Nonprofit spring sports teams are feeling the effects of COVID-19, as leagues make the decision to postpone the season.
One Little League baseball team has found out they may be able to get some financial relief, even if no one is playing ball.
On Wednesday evening, the front yard was the field for a baseball team of two.
Beckham Monsen threw a baseball to his older sister. This isn't the way his Little League season normally goes.
"There was no possible way for us to be able to plan for that," mom Courtney Monsen said, of how it's going to go instead.
She's the team president--not of the front yard siblings team-- but Beckham's Brighton Baseball Little League program.
Right now, the team is taking a hit because no one is running the bases during COVID-19.
"As of right now [there] has already been, probably 10... 20,000 dollars could have possibly gone into this season," Courtney said.
She explained that the baseball uniform and equipment orders went in months ago. Usually, parent registration fees help the nonprofit recoup the costs.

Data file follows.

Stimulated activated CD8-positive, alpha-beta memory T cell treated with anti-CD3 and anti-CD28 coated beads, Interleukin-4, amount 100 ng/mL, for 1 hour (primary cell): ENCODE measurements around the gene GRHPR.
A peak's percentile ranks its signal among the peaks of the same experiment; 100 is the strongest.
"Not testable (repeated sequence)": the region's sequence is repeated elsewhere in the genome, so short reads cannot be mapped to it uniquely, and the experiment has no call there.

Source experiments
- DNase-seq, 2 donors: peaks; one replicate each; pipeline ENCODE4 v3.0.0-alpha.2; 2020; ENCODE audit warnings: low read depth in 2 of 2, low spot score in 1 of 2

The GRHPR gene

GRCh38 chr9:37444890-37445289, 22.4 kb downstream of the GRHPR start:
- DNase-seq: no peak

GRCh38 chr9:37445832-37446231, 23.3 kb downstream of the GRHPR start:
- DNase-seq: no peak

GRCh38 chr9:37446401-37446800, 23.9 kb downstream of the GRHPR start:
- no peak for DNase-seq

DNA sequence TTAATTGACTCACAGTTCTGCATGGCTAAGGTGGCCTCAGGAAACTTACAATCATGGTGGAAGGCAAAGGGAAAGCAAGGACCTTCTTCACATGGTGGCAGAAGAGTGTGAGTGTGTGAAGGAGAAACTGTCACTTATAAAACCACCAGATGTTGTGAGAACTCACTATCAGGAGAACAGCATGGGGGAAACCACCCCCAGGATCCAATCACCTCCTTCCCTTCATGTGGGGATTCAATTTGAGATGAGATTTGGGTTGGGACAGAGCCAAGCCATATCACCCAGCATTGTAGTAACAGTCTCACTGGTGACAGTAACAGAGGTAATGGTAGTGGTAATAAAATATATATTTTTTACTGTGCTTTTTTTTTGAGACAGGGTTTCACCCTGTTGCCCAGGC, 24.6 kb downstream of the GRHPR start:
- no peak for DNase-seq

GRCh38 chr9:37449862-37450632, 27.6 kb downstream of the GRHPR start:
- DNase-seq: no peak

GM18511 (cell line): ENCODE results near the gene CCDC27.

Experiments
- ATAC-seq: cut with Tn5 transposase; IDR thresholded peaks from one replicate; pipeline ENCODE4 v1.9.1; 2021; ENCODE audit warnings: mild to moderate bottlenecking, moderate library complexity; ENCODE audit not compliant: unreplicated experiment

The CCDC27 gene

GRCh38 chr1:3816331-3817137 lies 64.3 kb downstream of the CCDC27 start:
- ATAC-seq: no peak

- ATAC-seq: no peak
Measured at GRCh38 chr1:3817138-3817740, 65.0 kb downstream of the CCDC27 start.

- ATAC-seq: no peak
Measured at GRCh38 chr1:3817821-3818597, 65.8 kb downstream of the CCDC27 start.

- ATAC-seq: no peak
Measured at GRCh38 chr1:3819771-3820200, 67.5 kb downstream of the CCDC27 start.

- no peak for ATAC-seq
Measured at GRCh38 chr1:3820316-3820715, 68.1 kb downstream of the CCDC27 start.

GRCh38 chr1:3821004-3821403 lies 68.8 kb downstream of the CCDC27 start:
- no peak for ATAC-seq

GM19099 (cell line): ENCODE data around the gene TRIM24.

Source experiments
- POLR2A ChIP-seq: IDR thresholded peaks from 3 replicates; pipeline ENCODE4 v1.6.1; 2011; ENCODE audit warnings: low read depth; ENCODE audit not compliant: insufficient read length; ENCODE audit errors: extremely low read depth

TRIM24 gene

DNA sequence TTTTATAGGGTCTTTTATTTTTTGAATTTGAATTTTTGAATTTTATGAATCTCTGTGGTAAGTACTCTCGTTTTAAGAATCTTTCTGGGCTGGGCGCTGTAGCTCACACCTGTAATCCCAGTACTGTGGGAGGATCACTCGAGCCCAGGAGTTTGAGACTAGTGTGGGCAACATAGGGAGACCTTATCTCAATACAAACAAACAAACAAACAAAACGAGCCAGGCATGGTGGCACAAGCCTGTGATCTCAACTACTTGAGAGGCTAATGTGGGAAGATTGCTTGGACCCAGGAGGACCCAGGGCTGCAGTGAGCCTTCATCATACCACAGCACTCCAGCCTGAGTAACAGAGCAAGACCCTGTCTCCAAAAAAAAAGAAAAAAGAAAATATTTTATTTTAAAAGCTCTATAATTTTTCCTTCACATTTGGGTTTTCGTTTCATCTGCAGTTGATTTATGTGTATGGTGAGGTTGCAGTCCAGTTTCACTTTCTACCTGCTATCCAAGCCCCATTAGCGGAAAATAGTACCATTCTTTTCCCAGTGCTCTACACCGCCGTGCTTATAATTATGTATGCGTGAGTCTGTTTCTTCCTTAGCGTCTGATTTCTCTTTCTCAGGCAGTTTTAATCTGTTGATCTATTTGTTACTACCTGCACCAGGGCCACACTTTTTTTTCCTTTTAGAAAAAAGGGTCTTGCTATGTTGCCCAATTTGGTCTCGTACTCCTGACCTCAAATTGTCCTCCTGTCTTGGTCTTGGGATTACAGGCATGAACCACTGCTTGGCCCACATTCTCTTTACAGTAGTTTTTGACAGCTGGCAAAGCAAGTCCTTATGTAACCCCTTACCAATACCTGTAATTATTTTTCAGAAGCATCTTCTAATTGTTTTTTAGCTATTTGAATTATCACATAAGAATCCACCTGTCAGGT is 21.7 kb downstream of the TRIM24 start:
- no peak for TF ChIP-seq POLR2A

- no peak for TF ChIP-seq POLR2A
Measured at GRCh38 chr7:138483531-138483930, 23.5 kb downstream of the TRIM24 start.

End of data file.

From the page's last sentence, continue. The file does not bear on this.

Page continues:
"We have expenses as a nonprofit that we don't cover, unless we have a baseball season specifically for us," Courtney said. "And if we don't have a baseball season, we don't have income coming in."
She indicated that the board had to worry about what was going to happen with their finances. She also knows that parents might be in a difficult spot with changes during COVID-19, and might need that registration money for food or other things.
This week, Courtney found out that the federal government set aside money in the stimulus package for nonprofits just like them. It's called the CARES Act.
Under the CARES Act, $370 billion of the $2 trillion stimulus is earmarked specifically for small businesses and nonprofits.
"It looks like they are offering $10,000 without having to worry about paying it back, and then they are also offering loans that we would also be able to tap into if it was necessary," Courtney said.
This is a game-changer, she said.
They'd be able to give refunds to parents who already paid the fees for a season that's now on hold. They'd be able to keep Brighton Baseball from going into debt for what they already purchased.
"It'll help us be able to help our families that participate in youth sports, to be able to move forward with the things that they need to do," Courtney said. "We can also protect our program for next year so that we can start fresh."
Even if front yard baseball isn't ideal, if they can secure funds to help the team-- for them, it's a home run.